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1824: The Arkansas War
Eric Flint
Del Rey, 429 pages

1824: The Arkansas War
Eric Flint
Eric Flint was born in California in 1947. He has a masters degree in history specializing in West African history. He left his doctoral program over political issues and supported himself from then until age 50 as a laborer, machinist and labor organizer. After winning the 1993 Writers of the Future contest, he published his first novel in 1993 and moved to full time writing in 1996. He lives with his wife Lucille in East Chicago, Indiana.

Eric Flint Website
ISFDB Bibliography
SF Site Review: The Rivers of War

Past Feature Reviews
A review by Steven H Silver

The lower Mississippi is the focal point for Eric Flint's 1824: The Arkansas War. Following Flint's version of the War of 1812, a confederation of Indian states has been established west of the Mississippi River. A dozen years later, the expanding United States finds the Indian country in the way. Making matters worse is the fact that the Arkansas Confederacy has made itself a haven for runaway slaves and abolitionists.

Flint tells his story through the eyes of numerous characters. He opens the novel with the story of Sheff, a freeman from Baltimore trying to make his way to the Arkansas Confederacy, Flint shows how lawless the United States is for Blacks, no matter what their legal status should be. Sheff's meeting with abolitionist John Brown, however, sets the stage for the introduction of numerous historical characters, from Andrew Jackson to Sam Houston and more. These characters not only serve to tell the story, but for a period which is largely unknown to the average reader, they also provide a link to the period.

These characters all change over time, not only within the course of the novel, but also in the period preceding it. Knowledge of Flint's earlier novel, 1812: Rivers of War, in which this world branched away from our own, is unnecessary. The book refers to the intervening years enough that it is clear what has happened, yet at the same time, it doesn't dwell on those events to the point where Flint appears to be rehashing things. The people in 1824: The Arkansas War know their own history and Flint only gives the reader enough information to make him comfortable in this world so dissimilar to our own.

While Flint doesn't reiterate what has gone on before ad nauseam, there are times during the novel when he does appear to drop in all the tidbits his research into the period. Generally well integrated within the narrative, there are a few times when the book does achieve a data-dump feel.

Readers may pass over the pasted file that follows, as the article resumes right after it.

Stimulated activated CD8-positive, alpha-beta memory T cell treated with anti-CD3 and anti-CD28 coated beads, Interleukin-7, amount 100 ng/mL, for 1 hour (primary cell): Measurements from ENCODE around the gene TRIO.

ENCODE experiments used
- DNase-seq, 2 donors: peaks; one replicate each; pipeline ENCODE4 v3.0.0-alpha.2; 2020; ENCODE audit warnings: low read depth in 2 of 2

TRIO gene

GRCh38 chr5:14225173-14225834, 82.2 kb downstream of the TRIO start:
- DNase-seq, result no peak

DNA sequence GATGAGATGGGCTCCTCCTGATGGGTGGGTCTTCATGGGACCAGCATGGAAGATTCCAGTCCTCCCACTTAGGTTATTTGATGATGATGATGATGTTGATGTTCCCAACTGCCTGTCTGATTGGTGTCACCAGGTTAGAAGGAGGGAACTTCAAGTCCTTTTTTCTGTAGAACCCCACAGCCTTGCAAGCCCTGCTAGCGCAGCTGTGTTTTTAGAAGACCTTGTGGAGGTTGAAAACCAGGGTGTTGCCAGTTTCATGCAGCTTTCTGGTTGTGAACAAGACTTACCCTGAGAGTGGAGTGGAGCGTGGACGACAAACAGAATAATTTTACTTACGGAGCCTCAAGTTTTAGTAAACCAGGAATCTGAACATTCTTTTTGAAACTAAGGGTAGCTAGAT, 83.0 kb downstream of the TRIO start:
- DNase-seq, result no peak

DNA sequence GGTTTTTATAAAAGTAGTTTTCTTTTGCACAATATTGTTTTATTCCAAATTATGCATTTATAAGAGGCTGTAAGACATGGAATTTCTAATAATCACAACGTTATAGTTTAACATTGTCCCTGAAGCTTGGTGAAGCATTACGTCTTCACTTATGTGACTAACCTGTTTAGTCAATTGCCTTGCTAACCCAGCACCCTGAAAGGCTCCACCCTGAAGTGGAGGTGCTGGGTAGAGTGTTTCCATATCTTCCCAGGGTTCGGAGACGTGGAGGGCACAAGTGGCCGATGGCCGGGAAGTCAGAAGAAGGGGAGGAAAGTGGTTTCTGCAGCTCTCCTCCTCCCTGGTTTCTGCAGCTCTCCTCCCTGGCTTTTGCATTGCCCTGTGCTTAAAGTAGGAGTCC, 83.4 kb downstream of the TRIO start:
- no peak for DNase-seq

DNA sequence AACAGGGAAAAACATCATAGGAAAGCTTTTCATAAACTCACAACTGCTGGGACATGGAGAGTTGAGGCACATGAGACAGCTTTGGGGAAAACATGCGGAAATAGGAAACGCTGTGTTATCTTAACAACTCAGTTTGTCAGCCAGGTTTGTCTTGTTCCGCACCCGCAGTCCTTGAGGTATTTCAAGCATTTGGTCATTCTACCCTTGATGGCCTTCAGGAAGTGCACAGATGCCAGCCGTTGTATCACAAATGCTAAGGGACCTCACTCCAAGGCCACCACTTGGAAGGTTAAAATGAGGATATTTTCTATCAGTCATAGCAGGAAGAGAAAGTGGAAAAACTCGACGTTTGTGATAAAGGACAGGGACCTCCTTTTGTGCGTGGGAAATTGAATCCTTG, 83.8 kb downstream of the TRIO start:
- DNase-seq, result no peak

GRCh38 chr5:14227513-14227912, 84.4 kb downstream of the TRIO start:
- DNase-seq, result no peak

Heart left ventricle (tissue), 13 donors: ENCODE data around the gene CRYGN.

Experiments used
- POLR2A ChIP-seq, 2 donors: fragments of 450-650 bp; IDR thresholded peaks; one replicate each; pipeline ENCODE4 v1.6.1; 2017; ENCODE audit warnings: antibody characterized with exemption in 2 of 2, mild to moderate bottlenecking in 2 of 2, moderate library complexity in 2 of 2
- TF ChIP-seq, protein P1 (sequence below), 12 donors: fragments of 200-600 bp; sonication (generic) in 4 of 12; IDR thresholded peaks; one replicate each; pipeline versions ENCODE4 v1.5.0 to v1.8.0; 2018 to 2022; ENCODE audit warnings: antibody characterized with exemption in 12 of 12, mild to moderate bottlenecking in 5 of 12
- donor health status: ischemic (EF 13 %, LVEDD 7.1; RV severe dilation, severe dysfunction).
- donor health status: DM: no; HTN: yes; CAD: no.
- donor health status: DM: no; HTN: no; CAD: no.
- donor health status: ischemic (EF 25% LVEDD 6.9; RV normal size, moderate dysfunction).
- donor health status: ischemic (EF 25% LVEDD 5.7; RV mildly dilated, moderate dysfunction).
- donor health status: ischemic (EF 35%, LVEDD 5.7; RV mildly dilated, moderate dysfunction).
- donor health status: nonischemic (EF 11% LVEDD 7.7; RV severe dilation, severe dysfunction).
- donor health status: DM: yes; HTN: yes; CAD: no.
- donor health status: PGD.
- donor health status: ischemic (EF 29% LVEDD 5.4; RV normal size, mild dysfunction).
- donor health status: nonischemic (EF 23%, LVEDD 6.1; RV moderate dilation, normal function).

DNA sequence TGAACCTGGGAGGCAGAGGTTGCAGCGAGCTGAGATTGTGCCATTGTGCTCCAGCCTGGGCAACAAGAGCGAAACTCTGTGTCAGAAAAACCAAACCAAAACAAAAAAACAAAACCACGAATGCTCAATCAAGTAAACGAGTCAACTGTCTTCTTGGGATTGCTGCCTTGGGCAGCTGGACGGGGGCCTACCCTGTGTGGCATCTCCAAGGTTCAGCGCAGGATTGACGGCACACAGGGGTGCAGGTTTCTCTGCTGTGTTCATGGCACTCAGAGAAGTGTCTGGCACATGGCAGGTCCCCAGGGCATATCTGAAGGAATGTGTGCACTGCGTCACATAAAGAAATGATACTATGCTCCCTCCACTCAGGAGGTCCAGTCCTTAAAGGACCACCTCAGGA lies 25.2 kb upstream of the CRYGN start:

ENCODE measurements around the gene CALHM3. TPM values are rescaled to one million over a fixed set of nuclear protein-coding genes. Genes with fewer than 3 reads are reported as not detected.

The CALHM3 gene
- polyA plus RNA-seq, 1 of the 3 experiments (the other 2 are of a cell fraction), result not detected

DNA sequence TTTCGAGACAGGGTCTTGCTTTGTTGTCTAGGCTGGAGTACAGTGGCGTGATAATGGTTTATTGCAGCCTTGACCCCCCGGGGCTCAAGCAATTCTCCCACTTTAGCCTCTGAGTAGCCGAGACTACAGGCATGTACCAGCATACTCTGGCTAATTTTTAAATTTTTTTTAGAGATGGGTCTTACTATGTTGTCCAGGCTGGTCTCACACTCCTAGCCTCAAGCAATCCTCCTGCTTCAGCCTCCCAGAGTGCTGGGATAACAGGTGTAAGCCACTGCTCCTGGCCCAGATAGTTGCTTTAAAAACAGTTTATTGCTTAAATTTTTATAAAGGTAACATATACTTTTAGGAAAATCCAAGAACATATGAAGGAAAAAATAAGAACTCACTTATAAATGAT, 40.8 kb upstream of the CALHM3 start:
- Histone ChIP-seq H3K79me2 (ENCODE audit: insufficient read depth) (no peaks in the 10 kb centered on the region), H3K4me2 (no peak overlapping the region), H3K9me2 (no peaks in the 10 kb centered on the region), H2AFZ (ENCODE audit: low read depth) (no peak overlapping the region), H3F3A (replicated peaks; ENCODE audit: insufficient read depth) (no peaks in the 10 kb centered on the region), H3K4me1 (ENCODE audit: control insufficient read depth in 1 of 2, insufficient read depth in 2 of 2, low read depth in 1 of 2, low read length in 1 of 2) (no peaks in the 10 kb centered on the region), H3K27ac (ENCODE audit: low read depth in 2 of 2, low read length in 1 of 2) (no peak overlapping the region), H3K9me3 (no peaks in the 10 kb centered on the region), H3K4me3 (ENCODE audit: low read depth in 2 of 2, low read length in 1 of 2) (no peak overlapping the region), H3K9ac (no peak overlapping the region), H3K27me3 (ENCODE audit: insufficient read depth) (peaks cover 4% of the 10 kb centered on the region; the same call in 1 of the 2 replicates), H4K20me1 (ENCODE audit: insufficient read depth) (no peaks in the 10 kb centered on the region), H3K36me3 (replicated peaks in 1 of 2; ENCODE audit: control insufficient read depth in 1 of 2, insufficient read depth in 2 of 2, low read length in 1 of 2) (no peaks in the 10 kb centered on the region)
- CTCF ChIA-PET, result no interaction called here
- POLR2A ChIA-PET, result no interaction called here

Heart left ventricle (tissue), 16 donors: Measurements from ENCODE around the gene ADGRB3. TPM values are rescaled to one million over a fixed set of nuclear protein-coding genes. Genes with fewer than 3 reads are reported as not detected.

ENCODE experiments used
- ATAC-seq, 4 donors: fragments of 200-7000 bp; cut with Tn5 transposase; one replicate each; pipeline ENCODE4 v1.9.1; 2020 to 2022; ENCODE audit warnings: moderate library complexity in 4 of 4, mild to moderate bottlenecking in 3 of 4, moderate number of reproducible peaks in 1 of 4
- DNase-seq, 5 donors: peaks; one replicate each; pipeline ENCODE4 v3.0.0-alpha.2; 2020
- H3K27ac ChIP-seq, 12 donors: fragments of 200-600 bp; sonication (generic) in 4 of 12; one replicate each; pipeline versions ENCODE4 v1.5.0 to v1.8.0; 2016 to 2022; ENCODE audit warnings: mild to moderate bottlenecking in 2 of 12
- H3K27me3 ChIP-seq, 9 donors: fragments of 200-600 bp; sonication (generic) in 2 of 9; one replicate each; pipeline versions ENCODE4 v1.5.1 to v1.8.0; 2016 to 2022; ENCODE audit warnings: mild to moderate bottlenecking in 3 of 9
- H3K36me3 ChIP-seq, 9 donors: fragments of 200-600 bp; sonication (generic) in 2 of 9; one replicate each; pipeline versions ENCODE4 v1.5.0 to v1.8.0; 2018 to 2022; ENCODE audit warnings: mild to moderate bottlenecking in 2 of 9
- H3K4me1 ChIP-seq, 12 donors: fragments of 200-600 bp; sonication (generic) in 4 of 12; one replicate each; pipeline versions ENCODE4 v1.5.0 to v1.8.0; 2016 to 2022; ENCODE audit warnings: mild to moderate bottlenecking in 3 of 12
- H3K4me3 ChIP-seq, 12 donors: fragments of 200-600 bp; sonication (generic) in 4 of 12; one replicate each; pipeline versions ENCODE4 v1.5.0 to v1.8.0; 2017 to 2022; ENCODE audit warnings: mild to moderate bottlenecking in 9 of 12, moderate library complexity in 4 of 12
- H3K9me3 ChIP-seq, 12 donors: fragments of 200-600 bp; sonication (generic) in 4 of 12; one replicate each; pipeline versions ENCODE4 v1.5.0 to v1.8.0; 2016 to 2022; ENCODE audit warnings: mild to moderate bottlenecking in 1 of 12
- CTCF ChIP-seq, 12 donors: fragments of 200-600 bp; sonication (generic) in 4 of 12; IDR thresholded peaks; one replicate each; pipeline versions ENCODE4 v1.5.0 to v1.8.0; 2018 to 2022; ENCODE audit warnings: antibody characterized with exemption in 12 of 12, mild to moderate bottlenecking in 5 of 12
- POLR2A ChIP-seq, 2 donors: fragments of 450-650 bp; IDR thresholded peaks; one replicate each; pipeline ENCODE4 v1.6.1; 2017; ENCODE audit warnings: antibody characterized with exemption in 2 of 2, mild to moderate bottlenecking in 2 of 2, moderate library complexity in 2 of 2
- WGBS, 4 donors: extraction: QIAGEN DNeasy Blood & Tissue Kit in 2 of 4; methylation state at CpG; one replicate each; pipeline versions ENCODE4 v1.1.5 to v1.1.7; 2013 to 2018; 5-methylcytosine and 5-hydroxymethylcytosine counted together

1824 excels at pointing out that there were many points in its history when the United States could have become a very different country. While most authors focus their tales of alternate history on the Civil War or World War II, Flint has chosen a little known period and portrayed the long term effects of a different outcome to what is seen as a minor war. His United States and Confederacy of the Arkansas create a North America which is much more ominous than our own world in a similar time period. With the election of Henry Clay in 1824, Flint's world takes another dramatic turn and it would be interesting to see how it differs and the changes progress. Would their still be a financial panic in 1837?

The Arkansas War is epic in its scope, presenting a well-thought-out alternative version of earlier nineteenth century America. Readers who haven't read the previous book will be able to follow the action and understand what has happened, making 1824: The Arkansas War a novel of an alternate world rather than a book which needs to explain how the world got into the state it is in.

Copyright © 2007 Steven H Silver

Steven H Silver is a five-time Hugo Nominee for Best Fan Writer and the editor of the anthologies Wondrous Beginnings, Magical Beginnings, and Horrible Beginnings. He is the publisher of ISFiC Press. In addition to maintaining several bibliographies and the Harry Turtledove website, Steven is heavily involved in convention running and publishes the fanzine Argentus.

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